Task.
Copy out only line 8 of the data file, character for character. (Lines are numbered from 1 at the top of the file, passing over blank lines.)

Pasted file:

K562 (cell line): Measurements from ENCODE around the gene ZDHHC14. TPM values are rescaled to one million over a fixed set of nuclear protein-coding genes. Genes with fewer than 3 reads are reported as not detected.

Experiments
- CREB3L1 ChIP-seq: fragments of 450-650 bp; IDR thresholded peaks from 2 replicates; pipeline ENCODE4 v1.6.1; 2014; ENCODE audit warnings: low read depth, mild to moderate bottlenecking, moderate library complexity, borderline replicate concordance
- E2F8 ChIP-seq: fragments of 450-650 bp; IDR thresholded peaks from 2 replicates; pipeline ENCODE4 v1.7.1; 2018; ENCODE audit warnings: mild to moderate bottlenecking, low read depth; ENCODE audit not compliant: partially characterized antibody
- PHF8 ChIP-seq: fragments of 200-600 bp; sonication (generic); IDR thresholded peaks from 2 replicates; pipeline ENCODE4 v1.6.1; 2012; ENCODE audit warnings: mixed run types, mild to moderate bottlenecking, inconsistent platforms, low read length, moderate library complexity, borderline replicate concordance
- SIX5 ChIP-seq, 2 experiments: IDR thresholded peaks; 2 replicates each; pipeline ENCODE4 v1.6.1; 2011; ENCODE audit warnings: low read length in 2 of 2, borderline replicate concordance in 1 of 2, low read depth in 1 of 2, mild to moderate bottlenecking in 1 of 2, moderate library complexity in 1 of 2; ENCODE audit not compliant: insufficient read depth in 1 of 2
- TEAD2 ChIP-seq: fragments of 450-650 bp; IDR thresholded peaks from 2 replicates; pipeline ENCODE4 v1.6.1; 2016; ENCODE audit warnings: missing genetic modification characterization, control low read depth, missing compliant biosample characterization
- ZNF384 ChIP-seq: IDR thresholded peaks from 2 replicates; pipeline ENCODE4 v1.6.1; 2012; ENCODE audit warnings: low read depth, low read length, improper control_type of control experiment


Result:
- ZNF384 ChIP-seq: IDR thresholded peaks from 2 replicates; pipeline ENCODE4 v1.6.1; 2012; ENCODE audit warnings: low read depth, low read length, improper control_type of control experiment